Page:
FINTRAC sees rising threat from far-right terrorists

By James Langton | June 15, 2021 | Last updated on June 15, 2021
2 min read
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The Financial Transactions and Reports Analysis Centre of Canada (FINTRAC) is keeping tabs on transactions involving ideologically motivated violent extremist (IMVE) groups.

FINTRAC, which collects data on financial transactions to help combat money laundering and terrorism financing, issued a special bulletin detailing its observations regarding IMVE activity, including race- and gender-driven violent activity.

“The terrorism threats posed by IMVE threat actors are on the rise around the world,” FINTRAC said.

In Canada, this has included the Quebec City mosque attack in 2017, the Toronto van attack in 2018 and the Toronto spa attack in 2020.

Earlier this year, the federal government added four IMVE organizations to its list of terror groups, including four far-right groups: Atomwaffen Division, the Base, the Proud Boys and the Russian Imperial Movement.

FINTRAC said that firms that are required to report suspicious activity, including banks and investment dealers, should be aware of these groups and the financing behaviour of those involved with them.

So far, most of the IMVE-related financial activity observed by FINTRAC has been concentrated in Alberta, British Columbia and Ontario. “Canadians were most often senders, not recipients, of funds,” the agency said.

These kinds of transactions typically involved using payment processors and money services businesses to make international funds transfers to IMVE groups, FINTRAC noted.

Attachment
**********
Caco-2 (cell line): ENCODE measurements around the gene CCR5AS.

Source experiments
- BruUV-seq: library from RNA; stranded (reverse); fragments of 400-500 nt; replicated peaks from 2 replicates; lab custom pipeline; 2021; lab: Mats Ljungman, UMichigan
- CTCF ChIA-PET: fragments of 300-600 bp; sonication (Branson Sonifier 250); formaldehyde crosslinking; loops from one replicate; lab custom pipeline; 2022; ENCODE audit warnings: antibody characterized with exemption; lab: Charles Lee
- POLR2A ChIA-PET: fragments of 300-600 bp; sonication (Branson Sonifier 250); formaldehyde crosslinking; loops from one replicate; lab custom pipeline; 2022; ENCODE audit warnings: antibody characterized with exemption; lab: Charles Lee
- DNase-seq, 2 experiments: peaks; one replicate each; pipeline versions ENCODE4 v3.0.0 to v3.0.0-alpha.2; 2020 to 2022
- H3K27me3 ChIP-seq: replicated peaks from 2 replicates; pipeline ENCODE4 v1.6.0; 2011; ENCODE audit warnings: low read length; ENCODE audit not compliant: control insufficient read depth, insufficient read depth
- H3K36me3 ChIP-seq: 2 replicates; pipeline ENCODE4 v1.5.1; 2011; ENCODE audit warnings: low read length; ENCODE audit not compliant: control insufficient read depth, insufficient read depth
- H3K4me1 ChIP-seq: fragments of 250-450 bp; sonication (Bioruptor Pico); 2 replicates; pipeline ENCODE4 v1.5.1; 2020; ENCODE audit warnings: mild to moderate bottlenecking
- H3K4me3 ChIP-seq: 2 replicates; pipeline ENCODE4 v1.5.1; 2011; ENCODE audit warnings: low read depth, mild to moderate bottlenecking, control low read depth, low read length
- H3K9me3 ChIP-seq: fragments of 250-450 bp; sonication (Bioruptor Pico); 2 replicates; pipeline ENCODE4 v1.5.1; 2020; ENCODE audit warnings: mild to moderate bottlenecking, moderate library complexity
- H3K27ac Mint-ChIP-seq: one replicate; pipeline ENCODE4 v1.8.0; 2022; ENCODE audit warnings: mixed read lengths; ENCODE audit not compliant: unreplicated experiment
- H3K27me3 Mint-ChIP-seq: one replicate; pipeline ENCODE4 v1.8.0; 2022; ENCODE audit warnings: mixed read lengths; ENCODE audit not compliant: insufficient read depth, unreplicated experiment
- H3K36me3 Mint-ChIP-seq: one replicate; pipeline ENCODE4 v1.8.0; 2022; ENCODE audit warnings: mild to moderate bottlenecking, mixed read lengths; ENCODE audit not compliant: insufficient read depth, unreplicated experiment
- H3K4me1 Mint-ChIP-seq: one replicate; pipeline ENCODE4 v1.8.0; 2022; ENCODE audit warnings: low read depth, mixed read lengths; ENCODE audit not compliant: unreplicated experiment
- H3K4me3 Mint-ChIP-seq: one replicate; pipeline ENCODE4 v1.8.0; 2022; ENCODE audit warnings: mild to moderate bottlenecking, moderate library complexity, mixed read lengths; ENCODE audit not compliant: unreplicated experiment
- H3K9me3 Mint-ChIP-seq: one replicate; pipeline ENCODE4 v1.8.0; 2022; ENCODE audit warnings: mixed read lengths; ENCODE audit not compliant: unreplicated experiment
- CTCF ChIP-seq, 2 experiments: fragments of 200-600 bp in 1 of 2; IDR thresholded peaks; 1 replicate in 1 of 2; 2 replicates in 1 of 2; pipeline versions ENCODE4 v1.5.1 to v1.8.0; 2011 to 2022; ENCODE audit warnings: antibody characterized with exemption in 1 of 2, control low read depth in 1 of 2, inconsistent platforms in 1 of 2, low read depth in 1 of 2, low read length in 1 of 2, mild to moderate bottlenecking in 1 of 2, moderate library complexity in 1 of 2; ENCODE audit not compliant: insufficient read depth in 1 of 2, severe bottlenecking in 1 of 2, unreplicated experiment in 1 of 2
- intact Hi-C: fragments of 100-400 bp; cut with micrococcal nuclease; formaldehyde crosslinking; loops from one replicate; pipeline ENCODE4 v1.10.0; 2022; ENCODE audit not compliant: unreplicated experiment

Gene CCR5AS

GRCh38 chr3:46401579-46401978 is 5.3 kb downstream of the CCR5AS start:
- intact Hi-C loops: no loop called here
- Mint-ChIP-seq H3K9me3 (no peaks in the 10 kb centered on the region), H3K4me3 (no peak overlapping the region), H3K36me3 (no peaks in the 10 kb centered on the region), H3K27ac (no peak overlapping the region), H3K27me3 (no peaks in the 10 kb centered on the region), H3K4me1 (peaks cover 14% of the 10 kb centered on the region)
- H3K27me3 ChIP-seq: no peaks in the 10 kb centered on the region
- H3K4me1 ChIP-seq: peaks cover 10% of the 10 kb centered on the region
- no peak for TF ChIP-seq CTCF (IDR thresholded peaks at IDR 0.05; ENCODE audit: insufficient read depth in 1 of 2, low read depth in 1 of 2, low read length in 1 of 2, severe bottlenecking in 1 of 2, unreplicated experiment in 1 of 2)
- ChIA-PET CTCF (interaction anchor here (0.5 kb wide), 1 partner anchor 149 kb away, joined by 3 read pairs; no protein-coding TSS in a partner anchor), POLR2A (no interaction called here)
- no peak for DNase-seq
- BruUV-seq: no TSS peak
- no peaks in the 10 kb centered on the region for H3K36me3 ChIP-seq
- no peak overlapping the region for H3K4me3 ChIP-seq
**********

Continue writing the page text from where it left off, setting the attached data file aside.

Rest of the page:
“While these transactions tended to be small, recurring transfers to multiple nodes of the same international network in different countries, they totalled significant amounts,” the agency said.

Often, these transactions were used to pay membership fees, buy merchandise and gear, and to make general donations, FINTRAC said.

The bulletin also detailed FINTRAC’s observations regarding so-called “lone actors” who attempt to carry out attacks by themselves.

“[L]one actors may be difficult to identify through transactions patterns or financial activity alone,” FINTRAC said, because they primarily use personal funds, such as employment income or money from family members, to finance their attacks.

Increasingly, IMVE activity has involved virtual currencies, the agency reported.

As online crowdfunding platforms and social media sites have cracked down on IMVE fundraising, these groups have sought alternatives, including using virtual currency donations to fund propaganda and recruitment efforts, FINTRAC said.

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James Langton

James is a senior reporter for and its sister publication, Investment Executive. He has been reporting on regulation, securities law, industry news and more since 1994.